Narahari was a good Brahmin. He did all the cooking. Golap Pandey helped him. He cooked well. Sahibs might make you work but also fed you well. There was curry of a huge rui (*) fish. Five or six pieces of fried fish, a sour preparation with unripe mango, a curry with fish-heads and curd.

    Gadadhar Muhuri was fond of eating. He spoke up, “Well, Peshkar-moshai, no desserts?”

    It was not customary to have rasagollas as desserts in those days. People had sugar mauths, wafers or sugar balls. Narahari said, “I didn’t remember, otherwise Chhoto-sahib would have paid for it.”

    Gadadhar swallowed a ball of rice, “Got to admit, the sahibs know how to feed. Right Prasanna-dada?”

    Prasanna Amin had been absent minded lately. He was not in a good mood. He had been thinking about something. He didn’t feel like answering Gadadhar. At any other time he would have enjoyed the rush of work and this feast with the others, but his mind was not in it. He had been eating because he had to and working because he had to—like a wound up doll, without enjoying anything. In his mind was only one thought, one reality, one idea.

    What was that thought?

    Prasanna Amin had fallen in love with Gaya-mem.

    It was a very strong attraction but he couldn’t tell anyone about it. How could he? Gaya was a fruit on a very high branch. How could a simple man like Prasanna Amin dare reach for her? Just the fact that Gaya treated him kindly was more than enough for him. That meant she knew about his feelings and did not discourage them, in fact she occasionally encouraged him.

    While sitting with others for lunch Prasanna kept thinking of Gaya’s supple figure, the beguiling looks in her wide eyes and her beautiful face. He felt choked up with emotions and could hardly swallow down the rice. He had ignored even the arrogance of Chhoto-sahib for her sake only. At long last, he had a glimpse of happiness. No woman had ever looked at him with kindness. This had created a huge emptiness in his life. His first wife used to talk with a whimper although her name was Saraswati. In spite of that, she did care for him a great deal. He was barely nineteen or twenty at that time. His father Ratan Chakravarti was a stern disciplinarian. He had arranged the marriage, Prasanna dared not say anything about it.

    Saraswati used to serve him paanta-bhaat (*) for dinner with sliced lemon, tamarind syrup, chili peppers and some oil to mix it all up. She used to get just one sari for the Charak festival and was so happy for that. She would invite him to take her to her parents’ house, “I’ll make you bitter gourd with jackfruit seeds. We have so many jackfruits. They are this big and each with huge pods.” She would widen her arms to show.

    Some times she would sing songs to herself in her nasal voice. He never felt like laughing at her songs. In fact he pitied her. She wasn’t pretty,a had dark skin and prominent teeth. Still, even pet animals deserve some sympathy.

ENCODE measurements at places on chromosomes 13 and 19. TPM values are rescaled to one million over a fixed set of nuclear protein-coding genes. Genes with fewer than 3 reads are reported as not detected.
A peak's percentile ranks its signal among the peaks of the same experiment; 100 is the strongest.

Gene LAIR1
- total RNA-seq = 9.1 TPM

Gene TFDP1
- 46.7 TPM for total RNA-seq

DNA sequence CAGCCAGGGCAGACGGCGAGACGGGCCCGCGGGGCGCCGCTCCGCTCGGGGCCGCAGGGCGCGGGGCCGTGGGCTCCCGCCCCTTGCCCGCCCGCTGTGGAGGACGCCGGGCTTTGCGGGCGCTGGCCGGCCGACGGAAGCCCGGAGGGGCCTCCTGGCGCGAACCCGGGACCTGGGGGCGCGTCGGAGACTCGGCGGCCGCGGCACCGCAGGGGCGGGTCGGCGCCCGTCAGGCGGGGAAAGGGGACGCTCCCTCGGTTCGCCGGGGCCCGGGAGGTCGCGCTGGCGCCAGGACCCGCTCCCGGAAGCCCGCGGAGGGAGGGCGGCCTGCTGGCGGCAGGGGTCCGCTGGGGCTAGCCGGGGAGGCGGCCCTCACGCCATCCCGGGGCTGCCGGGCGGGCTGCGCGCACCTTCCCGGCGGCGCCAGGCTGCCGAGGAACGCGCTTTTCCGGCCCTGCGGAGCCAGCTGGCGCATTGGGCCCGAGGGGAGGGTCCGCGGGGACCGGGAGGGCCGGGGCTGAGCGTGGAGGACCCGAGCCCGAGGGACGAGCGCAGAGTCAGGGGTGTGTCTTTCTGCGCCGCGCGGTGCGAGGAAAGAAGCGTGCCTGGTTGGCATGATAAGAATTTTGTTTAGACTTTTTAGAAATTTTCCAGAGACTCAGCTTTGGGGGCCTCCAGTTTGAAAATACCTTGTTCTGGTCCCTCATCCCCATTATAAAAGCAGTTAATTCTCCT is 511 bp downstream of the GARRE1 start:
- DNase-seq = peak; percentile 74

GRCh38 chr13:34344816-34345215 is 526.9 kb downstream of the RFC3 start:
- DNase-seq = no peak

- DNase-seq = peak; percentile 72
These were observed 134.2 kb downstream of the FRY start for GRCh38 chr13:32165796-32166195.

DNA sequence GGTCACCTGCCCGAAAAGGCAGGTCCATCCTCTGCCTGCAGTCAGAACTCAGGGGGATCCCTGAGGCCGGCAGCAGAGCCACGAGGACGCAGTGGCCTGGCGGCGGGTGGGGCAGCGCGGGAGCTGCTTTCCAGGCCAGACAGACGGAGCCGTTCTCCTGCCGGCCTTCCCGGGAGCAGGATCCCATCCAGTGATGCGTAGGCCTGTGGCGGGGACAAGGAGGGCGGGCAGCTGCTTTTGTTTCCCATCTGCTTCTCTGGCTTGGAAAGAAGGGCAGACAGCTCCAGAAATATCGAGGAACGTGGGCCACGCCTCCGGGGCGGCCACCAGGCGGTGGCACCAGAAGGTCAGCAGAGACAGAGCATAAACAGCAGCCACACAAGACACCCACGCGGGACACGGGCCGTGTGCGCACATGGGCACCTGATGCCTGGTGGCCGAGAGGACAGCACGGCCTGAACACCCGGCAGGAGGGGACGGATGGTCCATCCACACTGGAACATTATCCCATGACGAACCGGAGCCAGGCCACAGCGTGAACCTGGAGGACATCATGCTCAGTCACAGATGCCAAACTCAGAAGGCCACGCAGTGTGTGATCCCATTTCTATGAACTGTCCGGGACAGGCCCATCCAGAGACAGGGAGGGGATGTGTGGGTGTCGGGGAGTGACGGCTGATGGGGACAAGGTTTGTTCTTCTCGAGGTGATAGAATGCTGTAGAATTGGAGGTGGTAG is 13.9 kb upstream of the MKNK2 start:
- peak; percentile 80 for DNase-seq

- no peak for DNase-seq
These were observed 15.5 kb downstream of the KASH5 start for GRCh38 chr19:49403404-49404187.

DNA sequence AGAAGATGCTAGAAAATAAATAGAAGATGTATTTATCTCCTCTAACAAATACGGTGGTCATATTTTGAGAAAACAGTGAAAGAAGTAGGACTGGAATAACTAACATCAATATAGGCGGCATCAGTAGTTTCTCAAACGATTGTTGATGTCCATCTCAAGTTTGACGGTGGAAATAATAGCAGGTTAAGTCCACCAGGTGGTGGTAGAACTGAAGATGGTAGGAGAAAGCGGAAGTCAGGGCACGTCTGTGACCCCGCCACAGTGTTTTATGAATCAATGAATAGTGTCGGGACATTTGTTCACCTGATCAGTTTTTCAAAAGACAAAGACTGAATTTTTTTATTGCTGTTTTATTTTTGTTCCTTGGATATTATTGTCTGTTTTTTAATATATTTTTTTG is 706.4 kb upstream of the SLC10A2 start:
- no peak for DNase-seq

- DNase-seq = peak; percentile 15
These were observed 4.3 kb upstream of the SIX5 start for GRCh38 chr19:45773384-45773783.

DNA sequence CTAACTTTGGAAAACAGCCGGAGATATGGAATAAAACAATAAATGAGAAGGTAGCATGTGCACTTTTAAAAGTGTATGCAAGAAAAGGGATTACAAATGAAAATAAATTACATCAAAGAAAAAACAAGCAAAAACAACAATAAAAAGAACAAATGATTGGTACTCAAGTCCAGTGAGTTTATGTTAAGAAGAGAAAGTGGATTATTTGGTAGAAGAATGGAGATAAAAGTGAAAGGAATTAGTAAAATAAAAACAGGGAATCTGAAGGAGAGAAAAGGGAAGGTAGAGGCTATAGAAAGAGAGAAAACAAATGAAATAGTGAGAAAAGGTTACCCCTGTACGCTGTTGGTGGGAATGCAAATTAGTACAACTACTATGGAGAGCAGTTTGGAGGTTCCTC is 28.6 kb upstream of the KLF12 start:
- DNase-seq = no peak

Saraswati kicked the bucket trying to deliver her first child. Prasanna got married the second time with Annapurna, the youngest daughter of Sanatan Chowdhury from Rajnagar. Annapurna was reasonably good looking, and being of fair complexion, was quite proud of her looks. She was still alive, but in her parents’ house. She didn’t have any kids. She never cared for her husband seriously, perhaps because of the affluence of her parents. No one had such fine pressed rice from ‘kele’ paddy or such thick dry curd. They had seven granaries at their house!

    Annapurna hurt Prasanna’s feelings. She could be so proud of her wealth, her granaries? How many granaries did Sanatan Chowdhury have? If Prasanna was the apt son of Ratan Chakravarti, he would some day show Annapurna what paddy granaries are made of.

    He well remembered one day in Chaitra (*), a muggy hot day, hill glory flowers were blooming under the ‘banshni’ bamboos in the grove, she asked, “Can you get the goldsmith to melt my coconut flower style bangles and make a bracelet?”

    Prasanna’s finances were not going well at that time. His father had just passed away, he used to earn a small salary in the zaminder’s office of Haripaprasanna Mukherjees in Garapota. He said, “Why? These flowers look good on your hands.”

    “Nonsense. They are wedding gifts, too thin and fragile. I want a bracelet.”

    “Wait for a couple of years.”

    “In two years I’ll be dead.”

    “Don’t say inauspicious things like that. Chhi--”

    “You don’t have the ability. Say that. My father gave me up to a useless man like you. Marriage to a widower! Some marriage! Even that would be better if he had the money to keep a wife. I curse my own bad luck—”

    With that the seventeen year old female sat on the floor and started bawling. Wouldn’t a husband feel slighted at this? She left for her parents’ house next Ashwin (*) and never returned. That had been seven or eight years ago.

    He did go to Rajnagar two or three times, to get his wife back. But Annapurna’s mother insulted him and sent him away without her daughter, “My daughter will not go to your house to boil paddy grains and sift rice. When you get the money to keep her in proper style, come and take her away in a palanquin.”

    Prasanna Chakravarti never went back there.

    Prasanna Amin was sitting near the swamp. This was the time Gaya-mem and her mother Barada Bagdini came for water. Just one look at her. Prasanna didn’t want anything else.